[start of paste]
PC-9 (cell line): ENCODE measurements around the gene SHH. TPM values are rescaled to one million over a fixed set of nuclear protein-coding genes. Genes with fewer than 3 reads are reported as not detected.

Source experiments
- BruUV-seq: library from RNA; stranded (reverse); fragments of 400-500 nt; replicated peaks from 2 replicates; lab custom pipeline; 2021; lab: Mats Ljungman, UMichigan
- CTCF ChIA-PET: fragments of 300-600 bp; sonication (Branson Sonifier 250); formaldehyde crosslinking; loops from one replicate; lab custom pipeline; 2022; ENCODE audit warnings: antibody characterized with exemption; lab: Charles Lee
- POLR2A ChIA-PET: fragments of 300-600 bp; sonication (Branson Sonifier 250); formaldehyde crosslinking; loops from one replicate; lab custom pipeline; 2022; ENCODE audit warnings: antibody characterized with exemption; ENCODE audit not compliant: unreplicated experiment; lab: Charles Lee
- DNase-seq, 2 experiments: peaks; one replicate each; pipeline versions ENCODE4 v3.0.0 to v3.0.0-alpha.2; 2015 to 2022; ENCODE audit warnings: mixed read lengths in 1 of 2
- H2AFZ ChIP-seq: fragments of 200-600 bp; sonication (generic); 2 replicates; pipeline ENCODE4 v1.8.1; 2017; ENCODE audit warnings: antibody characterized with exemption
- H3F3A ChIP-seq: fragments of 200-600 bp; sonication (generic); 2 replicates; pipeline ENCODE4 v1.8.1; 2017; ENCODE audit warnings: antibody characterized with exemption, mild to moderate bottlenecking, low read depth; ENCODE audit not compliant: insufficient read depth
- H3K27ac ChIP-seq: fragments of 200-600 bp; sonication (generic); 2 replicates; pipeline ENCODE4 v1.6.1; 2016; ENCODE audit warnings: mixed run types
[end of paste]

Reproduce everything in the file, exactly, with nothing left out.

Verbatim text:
PC-9 (cell line): ENCODE measurements around the gene SHH. TPM values are rescaled to one million over a fixed set of nuclear protein-coding genes. Genes with fewer than 3 reads are reported as not detected.

Source experiments
- BruUV-seq: library from RNA; stranded (reverse); fragments of 400-500 nt; replicated peaks from 2 replicates; lab custom pipeline; 2021; lab: Mats Ljungman, UMichigan
- CTCF ChIA-PET: fragments of 300-600 bp; sonication (Branson Sonifier 250); formaldehyde crosslinking; loops from one replicate; lab custom pipeline; 2022; ENCODE audit warnings: antibody characterized with exemption; lab: Charles Lee
- POLR2A ChIA-PET: fragments of 300-600 bp; sonication (Branson Sonifier 250); formaldehyde crosslinking; loops from one replicate; lab custom pipeline; 2022; ENCODE audit warnings: antibody characterized with exemption; ENCODE audit not compliant: unreplicated experiment; lab: Charles Lee
- DNase-seq, 2 experiments: peaks; one replicate each; pipeline versions ENCODE4 v3.0.0 to v3.0.0-alpha.2; 2015 to 2022; ENCODE audit warnings: mixed read lengths in 1 of 2
- H2AFZ ChIP-seq: fragments of 200-600 bp; sonication (generic); 2 replicates; pipeline ENCODE4 v1.8.1; 2017; ENCODE audit warnings: antibody characterized with exemption
- H3F3A ChIP-seq: fragments of 200-600 bp; sonication (generic); 2 replicates; pipeline ENCODE4 v1.8.1; 2017; ENCODE audit warnings: antibody characterized with exemption, mild to moderate bottlenecking, low read depth; ENCODE audit not compliant: insufficient read depth
- H3K27ac ChIP-seq: fragments of 200-600 bp; sonication (generic); 2 replicates; pipeline ENCODE4 v1.6.1; 2016; ENCODE audit warnings: mixed run types